The plot is fairly complex, and certainly far more so than that of Heroes Shed No Tears - but Woo and his cast handle each twist and turn with real skill, extracting the maximum excitement and emotional impact. Eventually, all three "brothers" - Ho, Kit and Mark - are drawn into a final conflict with Shing (Waise Lee), the venal gangster who has taken over the triad. Within the context of the story, Shing is a true menace not because he is a criminal but because he is without honour. A reflection of the changing times, his loyalty is not to his brothers but only to wealth and power. It's easy to see this as Woo's comment on the increasingly wealth-obsessed atmosphere of 1980s Hong Kong. It's also easy to see why Woo was accused of glorifying crime, and why he chose to go the other way altogether with his last heroic bloodshed film, Hard Boiled (1992).
With Heroes Shed No Tears, Woo was beginning to find a new way to film action in Hong Kong cinema. In A Better Tomorrow, he establishes a real working template for his heroic bloodshed style which is neatly introduced during the scene in which Mark avenges Ho. Then a TV actor whose films had underperformed, Chow Yun-fat was transformed by his involvement in A Better Tomorrow and in this scene in particular. After seeding his escape route with hidden pistols, Mark launches a surprise attack on Ho's Taiwanese betrayers. The shootout is masterfully edited, intercutting slow-motion with shots at normal speed - and as is typical for Woo's films, the violence has profound dramatic and narrative implications. This scene, more than any other, would set the template for Woo's later films - and by extension, much of the global action cinema of the last 30 years.
As gripping as the action is, the dramatic elements of A Better Tomorrow are every bit as accomplished. Within the main cast, Chow was joined by Ti Lung and Leslie Cheung. The former was a classic Shaw Brothers star who had fallen on relative hard times, while Cheung was a singer on the brink of superstardom. Fading star, rising star and Chow - soon to be Hong Kong's biggest star - worked perfectly together with capable support from Waise Lee and Woo's friend Kenneth Tsang, who plays the owner of a cab company who helps Ho attempt to go straight. In the West, A Better Tomorrow has frequently been accused of "melodrama" - but in truth it's simply more honestly and realistically emotional than Western action films have ever been. It's this that forms such an intoxicating combination with Woo's themes and his intense style of action.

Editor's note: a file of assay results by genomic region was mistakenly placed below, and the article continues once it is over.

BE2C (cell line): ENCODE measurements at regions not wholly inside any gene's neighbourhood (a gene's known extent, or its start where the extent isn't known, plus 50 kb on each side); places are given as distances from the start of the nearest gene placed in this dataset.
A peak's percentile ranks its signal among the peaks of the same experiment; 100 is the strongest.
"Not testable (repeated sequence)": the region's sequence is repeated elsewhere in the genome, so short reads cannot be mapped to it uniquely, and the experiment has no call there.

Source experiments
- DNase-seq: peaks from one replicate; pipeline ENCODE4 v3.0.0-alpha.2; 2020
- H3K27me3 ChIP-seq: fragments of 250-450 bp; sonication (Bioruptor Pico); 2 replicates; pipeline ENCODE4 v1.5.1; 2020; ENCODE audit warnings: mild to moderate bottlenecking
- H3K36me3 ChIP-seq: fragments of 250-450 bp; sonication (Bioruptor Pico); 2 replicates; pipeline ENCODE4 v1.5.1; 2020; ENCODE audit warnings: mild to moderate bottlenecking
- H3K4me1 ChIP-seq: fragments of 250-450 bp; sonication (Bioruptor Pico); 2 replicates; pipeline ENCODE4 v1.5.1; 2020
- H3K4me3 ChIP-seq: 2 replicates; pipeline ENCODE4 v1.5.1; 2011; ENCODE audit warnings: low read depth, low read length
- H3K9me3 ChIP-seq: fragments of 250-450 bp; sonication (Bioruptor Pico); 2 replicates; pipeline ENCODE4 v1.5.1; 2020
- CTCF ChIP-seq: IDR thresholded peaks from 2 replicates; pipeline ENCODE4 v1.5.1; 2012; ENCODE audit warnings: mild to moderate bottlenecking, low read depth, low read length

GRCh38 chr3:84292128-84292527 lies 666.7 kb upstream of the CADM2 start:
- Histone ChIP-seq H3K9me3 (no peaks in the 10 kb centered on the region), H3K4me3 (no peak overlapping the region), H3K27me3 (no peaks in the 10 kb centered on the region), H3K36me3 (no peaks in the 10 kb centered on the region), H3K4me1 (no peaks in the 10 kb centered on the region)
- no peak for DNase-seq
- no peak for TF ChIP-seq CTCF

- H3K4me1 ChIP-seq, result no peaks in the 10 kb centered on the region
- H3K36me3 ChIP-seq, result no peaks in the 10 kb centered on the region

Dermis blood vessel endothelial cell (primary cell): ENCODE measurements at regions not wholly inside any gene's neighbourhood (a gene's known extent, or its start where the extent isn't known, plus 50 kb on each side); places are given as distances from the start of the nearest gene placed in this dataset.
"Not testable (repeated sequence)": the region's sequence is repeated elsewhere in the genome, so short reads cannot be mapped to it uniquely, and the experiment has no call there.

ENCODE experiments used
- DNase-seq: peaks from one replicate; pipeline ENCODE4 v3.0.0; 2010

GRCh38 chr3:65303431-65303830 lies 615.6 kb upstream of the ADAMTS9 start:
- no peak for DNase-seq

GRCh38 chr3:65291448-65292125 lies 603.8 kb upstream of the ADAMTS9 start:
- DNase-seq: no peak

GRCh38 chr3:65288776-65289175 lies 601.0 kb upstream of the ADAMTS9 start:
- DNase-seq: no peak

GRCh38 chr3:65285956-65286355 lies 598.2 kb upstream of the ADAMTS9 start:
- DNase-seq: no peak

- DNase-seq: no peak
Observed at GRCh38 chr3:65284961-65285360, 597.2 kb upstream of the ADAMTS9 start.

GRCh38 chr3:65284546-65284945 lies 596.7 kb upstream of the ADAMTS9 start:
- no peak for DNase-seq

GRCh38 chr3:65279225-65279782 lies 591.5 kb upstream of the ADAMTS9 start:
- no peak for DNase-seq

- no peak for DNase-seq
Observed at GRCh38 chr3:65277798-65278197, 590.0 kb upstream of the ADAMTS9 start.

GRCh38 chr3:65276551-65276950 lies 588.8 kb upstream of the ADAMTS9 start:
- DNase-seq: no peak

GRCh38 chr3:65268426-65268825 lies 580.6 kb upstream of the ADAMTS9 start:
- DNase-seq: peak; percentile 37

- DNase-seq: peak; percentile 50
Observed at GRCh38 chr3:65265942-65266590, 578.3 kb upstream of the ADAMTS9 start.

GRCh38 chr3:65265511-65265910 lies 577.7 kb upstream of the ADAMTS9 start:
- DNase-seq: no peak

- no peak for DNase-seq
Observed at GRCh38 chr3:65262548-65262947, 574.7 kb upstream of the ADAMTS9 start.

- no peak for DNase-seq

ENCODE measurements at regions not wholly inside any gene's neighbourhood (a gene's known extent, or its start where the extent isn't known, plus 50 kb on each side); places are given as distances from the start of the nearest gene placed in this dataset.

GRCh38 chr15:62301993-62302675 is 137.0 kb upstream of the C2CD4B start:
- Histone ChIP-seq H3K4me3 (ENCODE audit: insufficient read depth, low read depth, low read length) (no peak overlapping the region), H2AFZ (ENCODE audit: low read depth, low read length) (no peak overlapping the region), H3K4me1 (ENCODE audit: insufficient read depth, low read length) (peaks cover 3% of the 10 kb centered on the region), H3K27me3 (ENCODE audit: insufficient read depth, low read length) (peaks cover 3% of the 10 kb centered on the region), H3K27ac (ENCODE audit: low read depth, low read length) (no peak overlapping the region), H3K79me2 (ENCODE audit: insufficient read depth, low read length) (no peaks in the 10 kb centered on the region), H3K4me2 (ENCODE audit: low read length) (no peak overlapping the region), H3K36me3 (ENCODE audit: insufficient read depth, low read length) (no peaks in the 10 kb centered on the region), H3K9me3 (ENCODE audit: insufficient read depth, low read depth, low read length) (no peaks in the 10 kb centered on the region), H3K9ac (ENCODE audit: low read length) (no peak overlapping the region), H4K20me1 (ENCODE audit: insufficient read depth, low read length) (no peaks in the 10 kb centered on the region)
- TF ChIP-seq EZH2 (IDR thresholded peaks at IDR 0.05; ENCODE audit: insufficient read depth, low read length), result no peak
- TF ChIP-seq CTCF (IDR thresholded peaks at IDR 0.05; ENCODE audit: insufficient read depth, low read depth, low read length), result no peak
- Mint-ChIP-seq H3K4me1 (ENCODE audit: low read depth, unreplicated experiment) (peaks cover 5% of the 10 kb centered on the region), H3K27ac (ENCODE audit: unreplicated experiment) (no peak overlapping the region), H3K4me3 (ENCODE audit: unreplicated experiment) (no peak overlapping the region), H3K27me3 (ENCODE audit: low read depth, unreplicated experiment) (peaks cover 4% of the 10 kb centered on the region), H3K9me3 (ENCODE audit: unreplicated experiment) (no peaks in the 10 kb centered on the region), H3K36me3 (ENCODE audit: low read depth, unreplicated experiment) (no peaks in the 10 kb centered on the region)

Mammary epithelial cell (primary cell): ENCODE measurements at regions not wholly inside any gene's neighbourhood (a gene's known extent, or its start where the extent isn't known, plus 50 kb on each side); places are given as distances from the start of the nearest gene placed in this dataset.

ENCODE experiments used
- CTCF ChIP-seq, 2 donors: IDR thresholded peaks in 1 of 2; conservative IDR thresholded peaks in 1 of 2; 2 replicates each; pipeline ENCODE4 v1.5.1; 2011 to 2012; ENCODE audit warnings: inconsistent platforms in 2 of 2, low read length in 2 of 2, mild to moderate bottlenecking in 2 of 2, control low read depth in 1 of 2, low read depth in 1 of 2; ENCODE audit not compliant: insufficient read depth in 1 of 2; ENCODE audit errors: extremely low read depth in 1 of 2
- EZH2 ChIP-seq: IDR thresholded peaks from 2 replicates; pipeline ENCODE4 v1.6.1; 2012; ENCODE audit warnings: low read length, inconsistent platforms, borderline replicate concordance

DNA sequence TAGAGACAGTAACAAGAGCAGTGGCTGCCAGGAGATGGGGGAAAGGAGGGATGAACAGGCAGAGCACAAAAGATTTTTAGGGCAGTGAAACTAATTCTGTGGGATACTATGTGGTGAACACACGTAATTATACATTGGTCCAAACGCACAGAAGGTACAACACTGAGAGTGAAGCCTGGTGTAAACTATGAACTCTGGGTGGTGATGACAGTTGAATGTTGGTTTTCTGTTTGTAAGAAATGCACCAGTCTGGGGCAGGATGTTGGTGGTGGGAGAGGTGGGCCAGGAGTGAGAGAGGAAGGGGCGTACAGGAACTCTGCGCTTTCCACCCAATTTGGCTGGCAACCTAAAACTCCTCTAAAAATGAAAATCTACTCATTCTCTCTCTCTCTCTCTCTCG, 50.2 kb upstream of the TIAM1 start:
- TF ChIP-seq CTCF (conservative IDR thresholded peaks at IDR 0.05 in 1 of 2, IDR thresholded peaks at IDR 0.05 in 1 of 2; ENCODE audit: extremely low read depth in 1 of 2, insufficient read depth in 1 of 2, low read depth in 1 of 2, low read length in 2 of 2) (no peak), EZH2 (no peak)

Upon its release in August 1986, A Better Tomorrow was a massive success in Hong Kong and became the top-grossing film of the year with a huge take of HK$34 million. In testament to its strong critical reception, it won the Best Film award at the Hong Kong Film Awards (Woo's only film to do so) in 1987. A minor masterpiece in its own right, it made a superstar of Chow Yun-fat and enabled Woo to further explore his new heroic bloodshed style.
Notes on UK Availability
A Better Tomorrow was released on region 2 DVD in the UK by Optimum Asia in 2006. Two versions exist: a fairly commonplace 1-disc version and a more scarce 2-disc "ultimate edition". The film has never been released on Blu-Ray in the UK.
Sometime film reviewer, Letterboxd user, novice Blu-Ray collector. Top 3 directors: Woo, Hill, Leone.
Henry V (UK, 1989) ★★★★½
The Fast and the Furious (USA, 2001) ★★★★
Goodfellas (USA, 1990) ★★★★★